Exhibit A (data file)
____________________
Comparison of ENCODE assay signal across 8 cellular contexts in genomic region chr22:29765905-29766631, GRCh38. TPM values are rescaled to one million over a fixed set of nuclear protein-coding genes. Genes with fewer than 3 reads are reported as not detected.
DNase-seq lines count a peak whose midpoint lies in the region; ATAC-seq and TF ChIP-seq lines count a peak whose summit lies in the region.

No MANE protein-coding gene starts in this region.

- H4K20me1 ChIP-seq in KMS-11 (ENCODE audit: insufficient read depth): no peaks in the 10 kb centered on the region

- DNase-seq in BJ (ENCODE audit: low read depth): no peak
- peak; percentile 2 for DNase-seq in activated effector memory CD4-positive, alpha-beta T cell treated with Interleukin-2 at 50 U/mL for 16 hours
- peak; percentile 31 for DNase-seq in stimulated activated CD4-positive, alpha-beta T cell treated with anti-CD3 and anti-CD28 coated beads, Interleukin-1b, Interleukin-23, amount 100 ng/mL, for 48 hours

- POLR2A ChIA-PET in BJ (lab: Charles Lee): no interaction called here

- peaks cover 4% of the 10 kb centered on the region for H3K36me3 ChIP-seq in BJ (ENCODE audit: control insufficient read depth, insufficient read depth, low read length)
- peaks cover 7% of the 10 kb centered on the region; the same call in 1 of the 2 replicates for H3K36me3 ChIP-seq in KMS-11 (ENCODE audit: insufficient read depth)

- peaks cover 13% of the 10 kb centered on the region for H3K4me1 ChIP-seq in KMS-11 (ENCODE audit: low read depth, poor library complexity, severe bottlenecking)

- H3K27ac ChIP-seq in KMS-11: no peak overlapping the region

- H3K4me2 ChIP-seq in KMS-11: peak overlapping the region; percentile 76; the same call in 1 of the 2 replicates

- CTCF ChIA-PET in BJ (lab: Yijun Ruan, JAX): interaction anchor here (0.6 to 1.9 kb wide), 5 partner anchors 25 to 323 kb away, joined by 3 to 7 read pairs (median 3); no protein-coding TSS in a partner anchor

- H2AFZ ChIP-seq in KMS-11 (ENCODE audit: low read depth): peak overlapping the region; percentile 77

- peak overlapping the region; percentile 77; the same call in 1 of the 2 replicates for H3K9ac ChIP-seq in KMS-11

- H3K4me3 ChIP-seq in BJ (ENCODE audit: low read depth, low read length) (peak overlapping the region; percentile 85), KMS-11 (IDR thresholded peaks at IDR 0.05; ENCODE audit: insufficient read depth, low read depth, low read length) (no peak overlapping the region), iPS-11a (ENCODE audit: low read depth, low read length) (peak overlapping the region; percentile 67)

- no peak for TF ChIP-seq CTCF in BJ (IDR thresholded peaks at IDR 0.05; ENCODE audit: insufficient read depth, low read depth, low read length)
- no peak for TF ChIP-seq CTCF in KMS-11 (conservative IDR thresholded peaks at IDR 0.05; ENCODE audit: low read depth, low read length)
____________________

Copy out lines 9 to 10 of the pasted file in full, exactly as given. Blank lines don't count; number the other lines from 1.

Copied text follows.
- peaks cover 4% of the 10 kb centered on the region for H3K36me3 ChIP-seq in BJ (ENCODE audit: control insufficient read depth, insufficient read depth, low read length)
- peaks cover 7% of the 10 kb centered on the region; the same call in 1 of the 2 replicates for H3K36me3 ChIP-seq in KMS-11 (ENCODE audit: insufficient read depth)